Rice? That is sooooo last century. The latest and greatest in the grain world? Everything that is old is new again.
Some of the world's longest cultivated grains - quinoa, teff, millet and amaranth - are gaining new life one bite at a time.
Long forgotten in favor of popular cereals like wheat and corn, these ancient foods have been rediscovered as light is shed on their nutritious properties by health nuts, foodies and people with gluten intolerance.
"They're ancient grains that have been forgotten about, and we're just trying to give them a little bit more credit and get them on the market again," says Casey Millstein, co-owner of The Casbah Market, which carries the grains in bulk and uses them in its in-store restaurant, Nice Cafe. "They're like super foods, basically."
Indeed, because they're not refined (like white wheat flour) or polished (like white rice), each of the whole grains contain copious amounts of protein, fiber and vitamins and minerals like iron, calcium, magnesium and folate, making them more nutritious than straight rice or the look-alike pasta couscous.
Harnessing the power of those super foods is easy, says Hilary Kass, owner and culinary force behind Ancient Grains Bakery, a Lawrence-based company that uses all the grains to create ready-made foods - flatbreads, cookies, pies and more - appropriate for people on gluten-free diets. She says just boil up water like you would for pasta and put the grains in using a ratio of 3-to-1 water to grain. Cook until fluffy. That's it.
"They can be cooked just like rice," she says.
Kass points out that though the grains are easy to prepare, it wasn't until just a few years ago that they began making their way on to the American table as more and more Americans began to show up with allergies to wheat and gluten, a protein found in wheat products. Kass saw this first-hand as a nutritional educator charged with counseling people with food allergies.
"(Wheat) is a great food, and it's everywhere you go all across the world," Kass says. "But certain people are sensitive to it and possibly, research has shown, more people are becoming sensitive to it."
Though Kass herself isn't sensitive to gluten, she fell in love with the grains for their taste, versatility and nutrition while talking them up to clients. She now incorporates the grains into cooking classes she teaches at the Community Mercantile, 901 S. Iowa, and eats them herself daily.
Also a fan is Hilary Brown, owner of Local Burger, and someone who discovered the grains after she herself went through testing and discovered a gluten sensitivity.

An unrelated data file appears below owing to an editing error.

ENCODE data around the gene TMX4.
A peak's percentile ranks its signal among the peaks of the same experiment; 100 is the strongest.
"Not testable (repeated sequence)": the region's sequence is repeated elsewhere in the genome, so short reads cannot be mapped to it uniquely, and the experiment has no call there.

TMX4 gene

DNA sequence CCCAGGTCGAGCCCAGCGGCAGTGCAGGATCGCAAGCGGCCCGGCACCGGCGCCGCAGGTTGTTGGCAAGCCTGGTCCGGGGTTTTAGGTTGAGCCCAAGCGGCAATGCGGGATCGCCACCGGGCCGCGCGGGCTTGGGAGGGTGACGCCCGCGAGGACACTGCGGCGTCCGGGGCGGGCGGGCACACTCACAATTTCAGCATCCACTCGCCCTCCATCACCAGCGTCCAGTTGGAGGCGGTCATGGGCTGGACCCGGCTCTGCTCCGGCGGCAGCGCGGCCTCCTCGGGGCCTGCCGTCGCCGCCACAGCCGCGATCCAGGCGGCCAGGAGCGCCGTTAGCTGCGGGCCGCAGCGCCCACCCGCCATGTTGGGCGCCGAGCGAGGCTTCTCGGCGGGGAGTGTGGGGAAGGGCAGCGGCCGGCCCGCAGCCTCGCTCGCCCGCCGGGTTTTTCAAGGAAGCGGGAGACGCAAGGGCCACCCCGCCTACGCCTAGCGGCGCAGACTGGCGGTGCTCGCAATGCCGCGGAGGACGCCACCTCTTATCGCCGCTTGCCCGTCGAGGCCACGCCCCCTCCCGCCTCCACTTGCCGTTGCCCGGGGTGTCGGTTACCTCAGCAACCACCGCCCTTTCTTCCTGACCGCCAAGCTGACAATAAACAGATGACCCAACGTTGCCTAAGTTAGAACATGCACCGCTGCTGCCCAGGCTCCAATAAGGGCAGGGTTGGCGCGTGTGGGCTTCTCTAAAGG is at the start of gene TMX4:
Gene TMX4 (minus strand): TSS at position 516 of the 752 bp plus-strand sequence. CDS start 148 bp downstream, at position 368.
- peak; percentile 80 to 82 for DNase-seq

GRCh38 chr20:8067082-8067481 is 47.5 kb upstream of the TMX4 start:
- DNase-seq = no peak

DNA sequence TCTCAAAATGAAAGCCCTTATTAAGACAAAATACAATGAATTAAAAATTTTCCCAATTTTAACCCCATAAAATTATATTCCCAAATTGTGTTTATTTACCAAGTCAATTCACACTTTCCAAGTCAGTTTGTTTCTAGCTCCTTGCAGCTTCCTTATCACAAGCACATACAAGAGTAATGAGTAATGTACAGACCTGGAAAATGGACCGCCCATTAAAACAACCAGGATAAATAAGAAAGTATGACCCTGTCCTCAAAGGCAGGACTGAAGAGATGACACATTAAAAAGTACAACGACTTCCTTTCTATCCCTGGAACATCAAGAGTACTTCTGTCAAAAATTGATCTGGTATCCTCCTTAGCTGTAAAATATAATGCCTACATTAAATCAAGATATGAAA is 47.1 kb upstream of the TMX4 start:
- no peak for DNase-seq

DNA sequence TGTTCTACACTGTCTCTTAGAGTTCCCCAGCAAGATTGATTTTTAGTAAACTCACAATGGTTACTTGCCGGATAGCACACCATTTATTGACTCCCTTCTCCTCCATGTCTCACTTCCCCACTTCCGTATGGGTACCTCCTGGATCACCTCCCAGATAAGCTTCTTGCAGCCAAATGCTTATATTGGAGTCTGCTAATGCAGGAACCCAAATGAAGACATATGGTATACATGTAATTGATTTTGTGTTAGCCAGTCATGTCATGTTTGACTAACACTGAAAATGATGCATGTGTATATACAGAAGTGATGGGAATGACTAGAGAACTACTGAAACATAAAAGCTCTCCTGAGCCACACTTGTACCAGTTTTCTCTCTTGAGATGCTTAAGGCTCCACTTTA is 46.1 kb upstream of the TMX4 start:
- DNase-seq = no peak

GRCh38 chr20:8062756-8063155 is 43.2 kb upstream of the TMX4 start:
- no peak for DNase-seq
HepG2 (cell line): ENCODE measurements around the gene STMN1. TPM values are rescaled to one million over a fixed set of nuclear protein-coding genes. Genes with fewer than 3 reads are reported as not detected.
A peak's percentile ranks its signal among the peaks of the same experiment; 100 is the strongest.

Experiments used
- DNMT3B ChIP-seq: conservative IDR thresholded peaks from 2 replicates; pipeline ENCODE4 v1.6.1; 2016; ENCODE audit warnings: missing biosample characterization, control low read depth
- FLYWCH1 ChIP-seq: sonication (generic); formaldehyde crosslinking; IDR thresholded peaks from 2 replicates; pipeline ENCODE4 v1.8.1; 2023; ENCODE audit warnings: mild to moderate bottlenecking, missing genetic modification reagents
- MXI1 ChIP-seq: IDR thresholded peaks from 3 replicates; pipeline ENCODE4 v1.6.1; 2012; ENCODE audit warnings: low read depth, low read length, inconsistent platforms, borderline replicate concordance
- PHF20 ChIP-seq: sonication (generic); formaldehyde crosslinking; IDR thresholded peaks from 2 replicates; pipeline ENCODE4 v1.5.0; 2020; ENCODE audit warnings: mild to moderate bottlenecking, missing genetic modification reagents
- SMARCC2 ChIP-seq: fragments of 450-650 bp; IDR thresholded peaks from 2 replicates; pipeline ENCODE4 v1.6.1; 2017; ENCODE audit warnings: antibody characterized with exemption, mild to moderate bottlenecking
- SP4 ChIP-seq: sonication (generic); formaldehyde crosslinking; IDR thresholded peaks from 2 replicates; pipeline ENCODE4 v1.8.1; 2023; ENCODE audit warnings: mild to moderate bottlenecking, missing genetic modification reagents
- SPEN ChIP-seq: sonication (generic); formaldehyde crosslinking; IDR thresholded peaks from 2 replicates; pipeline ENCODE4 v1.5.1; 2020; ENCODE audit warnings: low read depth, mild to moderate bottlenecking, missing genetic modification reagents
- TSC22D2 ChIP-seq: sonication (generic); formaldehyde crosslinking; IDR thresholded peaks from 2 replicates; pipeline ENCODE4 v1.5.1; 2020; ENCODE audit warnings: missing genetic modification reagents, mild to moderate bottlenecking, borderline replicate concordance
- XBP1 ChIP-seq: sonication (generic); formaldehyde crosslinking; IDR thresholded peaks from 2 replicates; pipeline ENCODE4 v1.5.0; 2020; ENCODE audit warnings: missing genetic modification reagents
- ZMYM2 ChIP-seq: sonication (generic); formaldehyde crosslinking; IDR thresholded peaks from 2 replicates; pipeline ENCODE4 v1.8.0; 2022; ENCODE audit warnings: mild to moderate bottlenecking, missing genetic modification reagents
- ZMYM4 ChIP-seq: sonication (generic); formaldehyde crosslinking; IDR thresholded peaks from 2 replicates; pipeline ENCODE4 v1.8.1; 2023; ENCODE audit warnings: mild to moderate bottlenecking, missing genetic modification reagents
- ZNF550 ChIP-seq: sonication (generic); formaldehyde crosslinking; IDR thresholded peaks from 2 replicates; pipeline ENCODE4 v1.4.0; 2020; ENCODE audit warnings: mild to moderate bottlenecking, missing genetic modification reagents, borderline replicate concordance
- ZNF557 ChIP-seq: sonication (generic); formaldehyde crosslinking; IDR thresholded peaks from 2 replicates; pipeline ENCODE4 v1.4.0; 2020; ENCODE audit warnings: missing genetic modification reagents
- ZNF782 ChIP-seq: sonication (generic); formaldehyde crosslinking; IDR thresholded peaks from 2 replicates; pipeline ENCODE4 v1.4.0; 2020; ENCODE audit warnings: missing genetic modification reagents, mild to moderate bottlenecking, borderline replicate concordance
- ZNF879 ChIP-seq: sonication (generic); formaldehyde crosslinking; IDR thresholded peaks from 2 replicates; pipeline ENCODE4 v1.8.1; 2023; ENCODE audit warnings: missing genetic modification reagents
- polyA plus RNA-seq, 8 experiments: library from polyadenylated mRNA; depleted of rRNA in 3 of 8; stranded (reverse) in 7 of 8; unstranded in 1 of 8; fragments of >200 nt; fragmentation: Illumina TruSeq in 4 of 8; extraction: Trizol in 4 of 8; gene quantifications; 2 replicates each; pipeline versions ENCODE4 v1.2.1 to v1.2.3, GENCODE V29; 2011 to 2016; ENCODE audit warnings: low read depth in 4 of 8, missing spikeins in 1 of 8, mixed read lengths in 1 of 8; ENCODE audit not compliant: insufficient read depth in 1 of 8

"I was a chef - I made wonderful croissants and crepes and all those types of things, so it was a little startling," Brown says. "But then I felt so empowered to give it a shot."
Brown's experimentation with the grains was so successful that she now uses quinoa and millet as the basis for her restaurant's veggie burger and in a pilaf side dish as well.
Want to give these ancient grains a shot yourself? Here's what you need to know about each tasty type:
Quinoa: The most popular of these "new" old grains, quinoa (pronounced keen-wa) is prized because it is the only food outside of the animal kingdom that contains all of the amino acids necessary to create a complete protein. It is also high in iron and folate. Though they probably weren't aware of its nutritional profile, the Inca considered quinoa to be sacred. The brown grains are actually seeds and have a nutty flavor to them.
"We really like cooking with quinoa, because we're a vegetarian store," Millstein says. "It's a really good source of protein."
Teff: With seeds less than 1 millimeter in diameter, teff, aka téff, tef or taf, is the smallest of these grains, yet there's quite a bit of nutrition packed into each one: A single ounce uncooked provides 12 percent of your daily iron and 129 percent of your daily manganese. It is a critical grain to the African nations of Ethiopia and Eritrea, where is used to make injera, a pancake-like bread. Kass uses teff flour not only to make homemade injera, but also biscotti.
Millet: Heavily used from India north to Russia, millet is a cereal grain that, until recently was most commonly seen in the United States in the form of bird seed (Yep, it's those little grains you see in a bird feeder). But because of its mild flavor, it has been gaining favor outside the bird community for several years now.
"I particularly liked millet because most everyone, including children, will eat it," says Brown of her early forays with these grains. "It doesn't have a flavor to it that's offensive. It's more like rice - it cooks up just like rice. It was so versatile."
Amaranth: This grain is a member of a class of herbs collectively known as amaranthus. The dozens of amaranthus species are noted around the world alternately as cereal grains, leaf vegetables, ornamental plants and weeds. Because it is easily grown (see its status as a weed) and nutritional powerhouse (it has ample calcium, magnesium and folate) it has been proposed as the "crop of the future" - a food that could be easily grown in areas of the world where food security is limited.